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Everything old is new again

31 May

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Steve, Shawn, and Scott Foutch saw a need for quality apartments in St. Joseph, Mo. And they saw a building they could purchase for next to nothing.

With a $32 million renovation, the 455,000-square-foot Mitchell Park Plaza was created from the historic Big Chief Tablet factory: 258 luxury apartments with huge windows and balconies, an indoor swimming pool, recreation center, rooftop garden, convenience store, and coffee shop.

Mitchell Park Plaza is just one of more than 20 buildings owned by Foutch Brothers in Missouri, Kansas, and Iowa – with more on the way. The company renovates historic schools, office buildings, and warehouses into apartment-style living spaces and other modern-day uses. But more than that, the brothers’ projects restore neighborhoods and invigorate communities.

“Some of these projects are very special,” says Shawn (’87 civil engineering). “There is a passion in these communities for saving their schools. It’s hard not to develop [your own] passion for these buildings.”

Steve (’88 architecture) and Scott (’86 farm operation & animal science) founded the company in 2004; Shawn joined them two years ago. The brothers, who grew up in Woodbine, Iowa, each brings his own skill set and area of expertise.

The business has its headquarters in Kansas City, Mo., but they “go where the buildings are” – from Leavenworth, Kan., to Shelby, Iowa.

“So many projects are coming at us now that we can be selective,” Steve says.

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Where healing takes place

27 Feb

Here’s our last feature post prior to the release of the special VISIONS Across America issue, which should hit the mail in late March. Once that issue is in the hands of our Alumni Association members, I’ll post the stories featured in that issue so the blog will contain features on EVERY alum we met during this two-year project.

But I digress. We met Krista Eilers in Kansas City last September. Here’s her story:

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Krista Eilers, MSW, NHP, QRP practices what she preaches.

A holistic practitioner and founder of Holistic Healing in Kansas City, Krista starts each day with 30 minutes of yoga. When she’s not working as a yoga instructor or holistic health coach, Krista power-walks, bikes, and sails.

“I love the outdoors,” she says. “I think it’s where healing takes place.”

In her professional life, Krista works with individuals in the areas of emotional health, cancer prevention, pain management, occupational health, stress and anger management, and nutrition. She also works with cancer survivors.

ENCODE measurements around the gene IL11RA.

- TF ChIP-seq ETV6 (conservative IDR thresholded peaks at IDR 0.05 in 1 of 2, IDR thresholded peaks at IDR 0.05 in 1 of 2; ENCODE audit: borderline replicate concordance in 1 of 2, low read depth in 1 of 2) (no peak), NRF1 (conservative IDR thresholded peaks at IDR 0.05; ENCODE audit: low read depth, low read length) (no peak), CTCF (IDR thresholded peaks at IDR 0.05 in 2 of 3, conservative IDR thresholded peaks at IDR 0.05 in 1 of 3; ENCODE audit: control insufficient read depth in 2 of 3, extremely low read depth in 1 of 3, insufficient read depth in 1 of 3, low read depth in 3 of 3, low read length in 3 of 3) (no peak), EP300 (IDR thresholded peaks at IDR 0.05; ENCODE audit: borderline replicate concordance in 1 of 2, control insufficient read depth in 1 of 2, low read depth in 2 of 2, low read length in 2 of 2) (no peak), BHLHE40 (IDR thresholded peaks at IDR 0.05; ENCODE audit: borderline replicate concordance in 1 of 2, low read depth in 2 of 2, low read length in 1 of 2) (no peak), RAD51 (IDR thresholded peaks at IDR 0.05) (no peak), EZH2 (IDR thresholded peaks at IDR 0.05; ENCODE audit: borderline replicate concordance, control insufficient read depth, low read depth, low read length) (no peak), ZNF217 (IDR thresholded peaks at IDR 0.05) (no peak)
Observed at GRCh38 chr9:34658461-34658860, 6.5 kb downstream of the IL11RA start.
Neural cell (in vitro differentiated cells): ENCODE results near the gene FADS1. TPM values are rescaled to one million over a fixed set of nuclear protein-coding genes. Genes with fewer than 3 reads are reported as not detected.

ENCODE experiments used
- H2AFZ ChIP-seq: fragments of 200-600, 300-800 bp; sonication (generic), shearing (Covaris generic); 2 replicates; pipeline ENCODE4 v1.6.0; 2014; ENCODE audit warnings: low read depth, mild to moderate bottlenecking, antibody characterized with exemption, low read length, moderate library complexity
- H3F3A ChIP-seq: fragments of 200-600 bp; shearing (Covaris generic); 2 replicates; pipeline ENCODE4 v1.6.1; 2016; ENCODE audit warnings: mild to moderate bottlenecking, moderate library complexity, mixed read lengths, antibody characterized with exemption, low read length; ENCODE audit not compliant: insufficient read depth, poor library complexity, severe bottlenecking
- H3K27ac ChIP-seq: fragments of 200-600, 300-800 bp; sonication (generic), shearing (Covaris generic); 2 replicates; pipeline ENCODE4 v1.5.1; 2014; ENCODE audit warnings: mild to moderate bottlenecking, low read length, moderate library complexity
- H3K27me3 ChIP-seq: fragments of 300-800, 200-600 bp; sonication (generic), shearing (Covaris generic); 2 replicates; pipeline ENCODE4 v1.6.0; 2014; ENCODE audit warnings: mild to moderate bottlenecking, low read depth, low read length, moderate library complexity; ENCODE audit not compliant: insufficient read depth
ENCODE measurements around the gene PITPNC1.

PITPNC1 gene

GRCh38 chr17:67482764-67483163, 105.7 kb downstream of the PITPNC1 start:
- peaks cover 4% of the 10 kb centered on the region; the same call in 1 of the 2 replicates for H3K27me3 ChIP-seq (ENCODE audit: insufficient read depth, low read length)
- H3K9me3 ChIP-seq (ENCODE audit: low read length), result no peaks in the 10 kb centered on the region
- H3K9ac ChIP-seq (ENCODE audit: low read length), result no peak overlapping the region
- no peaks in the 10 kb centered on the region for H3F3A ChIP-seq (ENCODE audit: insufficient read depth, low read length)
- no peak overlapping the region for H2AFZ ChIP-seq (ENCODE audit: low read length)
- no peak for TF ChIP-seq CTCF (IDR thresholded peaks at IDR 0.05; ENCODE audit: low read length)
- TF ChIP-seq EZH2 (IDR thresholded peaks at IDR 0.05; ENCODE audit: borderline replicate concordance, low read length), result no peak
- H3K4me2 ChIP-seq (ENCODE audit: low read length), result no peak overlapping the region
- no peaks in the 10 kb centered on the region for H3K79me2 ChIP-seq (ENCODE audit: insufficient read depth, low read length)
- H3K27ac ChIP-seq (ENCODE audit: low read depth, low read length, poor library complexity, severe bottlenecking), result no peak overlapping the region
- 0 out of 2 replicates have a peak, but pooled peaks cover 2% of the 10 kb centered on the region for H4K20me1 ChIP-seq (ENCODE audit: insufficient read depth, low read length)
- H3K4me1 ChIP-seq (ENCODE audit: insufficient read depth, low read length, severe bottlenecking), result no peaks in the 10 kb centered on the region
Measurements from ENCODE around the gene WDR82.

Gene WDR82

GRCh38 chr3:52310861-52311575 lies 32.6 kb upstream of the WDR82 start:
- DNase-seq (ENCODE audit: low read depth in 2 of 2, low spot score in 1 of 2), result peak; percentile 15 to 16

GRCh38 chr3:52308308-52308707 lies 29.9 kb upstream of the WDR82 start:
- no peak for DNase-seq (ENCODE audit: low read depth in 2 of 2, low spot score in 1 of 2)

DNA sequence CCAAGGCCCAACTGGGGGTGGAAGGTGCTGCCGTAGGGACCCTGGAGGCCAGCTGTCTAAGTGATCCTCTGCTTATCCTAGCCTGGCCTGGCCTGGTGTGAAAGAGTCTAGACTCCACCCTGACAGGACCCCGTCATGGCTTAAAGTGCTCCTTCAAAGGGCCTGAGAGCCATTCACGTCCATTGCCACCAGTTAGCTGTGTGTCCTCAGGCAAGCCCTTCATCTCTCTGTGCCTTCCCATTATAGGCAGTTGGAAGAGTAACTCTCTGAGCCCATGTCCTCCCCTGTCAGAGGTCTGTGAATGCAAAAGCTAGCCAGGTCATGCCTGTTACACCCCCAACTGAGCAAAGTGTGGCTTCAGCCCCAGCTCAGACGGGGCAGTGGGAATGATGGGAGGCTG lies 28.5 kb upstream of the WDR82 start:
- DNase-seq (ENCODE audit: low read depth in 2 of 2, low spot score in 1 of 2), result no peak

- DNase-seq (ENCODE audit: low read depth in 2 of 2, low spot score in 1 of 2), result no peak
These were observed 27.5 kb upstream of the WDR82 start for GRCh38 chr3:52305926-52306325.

“The number one most important thing in working with cancer survivors is emotional health,” she says.

If she had to simplify her advice and “stick it on the fridge,” it would be this: Dietary changes (“eat fresh, wholesome food”), exercise (“especially outdoors!”), and meditation (deep breathing, yoga, tai chi, or whatever you enjoy).

“It’s the whole mind/body/spirit approach to life,” she says. “It’s important to be in the ‘now.’”

A native of Cedar Rapids, Iowa, and a 1993 ISU grad with a degree in social work, Krista has lived in the Kansas City area since 1994.

“You won’t get any better climate than Kansas City,” she says. “You can be outside 10 months out of the year.”

Working in the weeds

3 Feb

Here’s another look back at warmer, greener times: Our September meeting with Dawn Refsell (’01 agronomy, MS ’03) in Lathrop, Mo.

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Sometimes Dawn Refsell is a detective. As in, “Why did these weeds not respond to a herbicide applied by the farmer?”

Sometimes she’s a product developer, experimenting on different plants in the field.  As in, “How can we make this fungicide more effective?”

And sometimes she’s a technical service provider. As in, “Here I am on your farm. How can I help?”

Dawn has two degrees from Iowa State – a 2001 bachelor of science in agronomy and a 2003 master’s in crop production & physiology – and a PhD in agronomy with an emphasis in weed ecology from Kansas State University. She’s a field market development specialist for Valent USA Corp.

It’s an interesting time to be a weed expert.

“We’re going back to the ’80s and ’90s in terms of weed management,” she says. “We’re going back to the older chemistry and mixing with a little of the new.”

Dawn lives with her husband, Doug, in Lathrop, Mo. Her field territory is Missouri, Kansas, and Iowa, but she travels throughout the country. Her focus is row crops and any of the products Valent sells for those crops. In early September, for example, she spent a week in Mississippi, working with a herbicide on cotton and peanut plants. But mostly, she says, she works out of her truck.

Dawn grew up on a grain and livestock farm in Wallingford, Iowa (“a little speed-bump town.”) She was active in 4-H, and that connected her to Iowa State. All of her college roommates were 4-H friends. She was also a member of the second class of Hixson Scholars.

One of Dawn’s specialties is waterhemp.

“I wanted to study the weed ecology and why it grows,” she said. “I want to understand why the weed is there before we figure out how to kill it.”